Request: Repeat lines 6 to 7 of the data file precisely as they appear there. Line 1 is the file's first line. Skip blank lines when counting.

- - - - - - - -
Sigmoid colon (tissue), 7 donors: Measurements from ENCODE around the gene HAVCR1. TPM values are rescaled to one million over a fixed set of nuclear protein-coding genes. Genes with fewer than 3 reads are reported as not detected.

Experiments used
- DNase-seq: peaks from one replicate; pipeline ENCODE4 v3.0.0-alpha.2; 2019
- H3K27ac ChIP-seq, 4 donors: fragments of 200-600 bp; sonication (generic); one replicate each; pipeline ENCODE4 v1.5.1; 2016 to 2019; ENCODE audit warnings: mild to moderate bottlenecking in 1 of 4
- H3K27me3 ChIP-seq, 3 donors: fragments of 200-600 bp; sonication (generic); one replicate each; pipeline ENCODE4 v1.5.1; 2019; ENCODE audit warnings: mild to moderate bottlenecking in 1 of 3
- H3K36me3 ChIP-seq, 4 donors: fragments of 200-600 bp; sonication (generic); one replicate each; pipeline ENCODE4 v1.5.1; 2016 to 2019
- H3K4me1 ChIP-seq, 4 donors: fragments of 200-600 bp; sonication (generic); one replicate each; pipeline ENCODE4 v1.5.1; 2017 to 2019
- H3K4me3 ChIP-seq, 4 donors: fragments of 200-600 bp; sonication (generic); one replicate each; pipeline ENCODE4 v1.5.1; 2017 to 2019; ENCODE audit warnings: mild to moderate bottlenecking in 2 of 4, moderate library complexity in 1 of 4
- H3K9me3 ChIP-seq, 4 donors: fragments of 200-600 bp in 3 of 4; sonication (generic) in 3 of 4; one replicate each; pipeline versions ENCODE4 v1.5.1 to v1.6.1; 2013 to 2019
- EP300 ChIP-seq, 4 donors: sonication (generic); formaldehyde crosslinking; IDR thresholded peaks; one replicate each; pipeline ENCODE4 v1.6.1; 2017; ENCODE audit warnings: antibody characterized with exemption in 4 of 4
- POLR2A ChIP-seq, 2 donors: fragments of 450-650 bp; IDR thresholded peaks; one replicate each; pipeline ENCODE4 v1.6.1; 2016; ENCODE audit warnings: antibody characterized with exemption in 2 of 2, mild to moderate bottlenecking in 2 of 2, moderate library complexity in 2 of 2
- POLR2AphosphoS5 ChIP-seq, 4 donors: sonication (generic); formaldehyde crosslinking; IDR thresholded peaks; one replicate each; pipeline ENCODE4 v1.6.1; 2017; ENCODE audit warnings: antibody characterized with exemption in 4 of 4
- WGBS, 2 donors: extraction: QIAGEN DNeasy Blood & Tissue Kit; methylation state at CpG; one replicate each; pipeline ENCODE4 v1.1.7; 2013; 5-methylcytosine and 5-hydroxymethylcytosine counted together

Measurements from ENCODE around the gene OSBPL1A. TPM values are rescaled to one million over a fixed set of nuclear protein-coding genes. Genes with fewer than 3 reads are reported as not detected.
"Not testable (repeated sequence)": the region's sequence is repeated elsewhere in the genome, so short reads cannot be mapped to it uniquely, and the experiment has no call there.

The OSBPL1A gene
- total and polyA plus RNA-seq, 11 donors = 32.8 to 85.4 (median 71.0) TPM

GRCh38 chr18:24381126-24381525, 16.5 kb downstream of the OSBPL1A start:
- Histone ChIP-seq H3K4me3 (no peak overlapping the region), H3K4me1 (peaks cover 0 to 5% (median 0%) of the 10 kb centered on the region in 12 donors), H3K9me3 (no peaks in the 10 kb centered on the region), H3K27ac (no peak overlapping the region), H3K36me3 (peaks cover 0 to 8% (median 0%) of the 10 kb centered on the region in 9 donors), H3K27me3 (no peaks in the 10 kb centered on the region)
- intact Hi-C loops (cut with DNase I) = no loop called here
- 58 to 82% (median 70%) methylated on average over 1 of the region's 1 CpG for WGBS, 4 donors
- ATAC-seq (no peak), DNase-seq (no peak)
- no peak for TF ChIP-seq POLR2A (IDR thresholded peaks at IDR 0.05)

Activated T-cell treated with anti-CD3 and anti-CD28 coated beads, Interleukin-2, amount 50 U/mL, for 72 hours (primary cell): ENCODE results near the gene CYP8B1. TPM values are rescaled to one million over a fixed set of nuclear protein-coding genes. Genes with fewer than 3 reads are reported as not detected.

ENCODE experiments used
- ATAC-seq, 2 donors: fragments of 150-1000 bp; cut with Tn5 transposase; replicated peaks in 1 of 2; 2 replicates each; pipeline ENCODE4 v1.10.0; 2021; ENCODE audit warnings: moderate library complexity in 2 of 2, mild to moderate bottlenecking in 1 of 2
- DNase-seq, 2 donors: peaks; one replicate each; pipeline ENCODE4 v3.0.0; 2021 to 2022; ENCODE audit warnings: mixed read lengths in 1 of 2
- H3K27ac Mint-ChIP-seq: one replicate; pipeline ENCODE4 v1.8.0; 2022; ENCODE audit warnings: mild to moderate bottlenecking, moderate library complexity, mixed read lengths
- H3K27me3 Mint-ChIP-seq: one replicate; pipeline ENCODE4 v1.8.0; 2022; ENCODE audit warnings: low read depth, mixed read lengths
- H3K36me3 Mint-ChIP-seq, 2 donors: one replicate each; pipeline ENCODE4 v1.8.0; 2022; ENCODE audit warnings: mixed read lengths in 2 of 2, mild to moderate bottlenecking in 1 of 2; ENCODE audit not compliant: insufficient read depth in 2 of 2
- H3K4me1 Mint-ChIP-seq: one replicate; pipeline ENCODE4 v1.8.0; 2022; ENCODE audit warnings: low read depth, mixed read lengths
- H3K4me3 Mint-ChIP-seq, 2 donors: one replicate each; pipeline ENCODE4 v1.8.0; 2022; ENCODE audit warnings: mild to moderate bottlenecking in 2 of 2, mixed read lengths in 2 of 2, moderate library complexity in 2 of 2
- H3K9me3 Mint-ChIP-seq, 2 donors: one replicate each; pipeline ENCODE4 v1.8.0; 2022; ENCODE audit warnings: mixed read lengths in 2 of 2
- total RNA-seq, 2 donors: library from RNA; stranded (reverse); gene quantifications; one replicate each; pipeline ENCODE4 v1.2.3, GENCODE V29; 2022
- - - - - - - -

- H3K36me3 ChIP-seq, 4 donors: fragments of 200-600 bp; sonication (generic); one replicate each; pipeline ENCODE4 v1.5.1; 2016 to 2019
- H3K4me1 ChIP-seq, 4 donors: fragments of 200-600 bp; sonication (generic); one replicate each; pipeline ENCODE4 v1.5.1; 2017 to 2019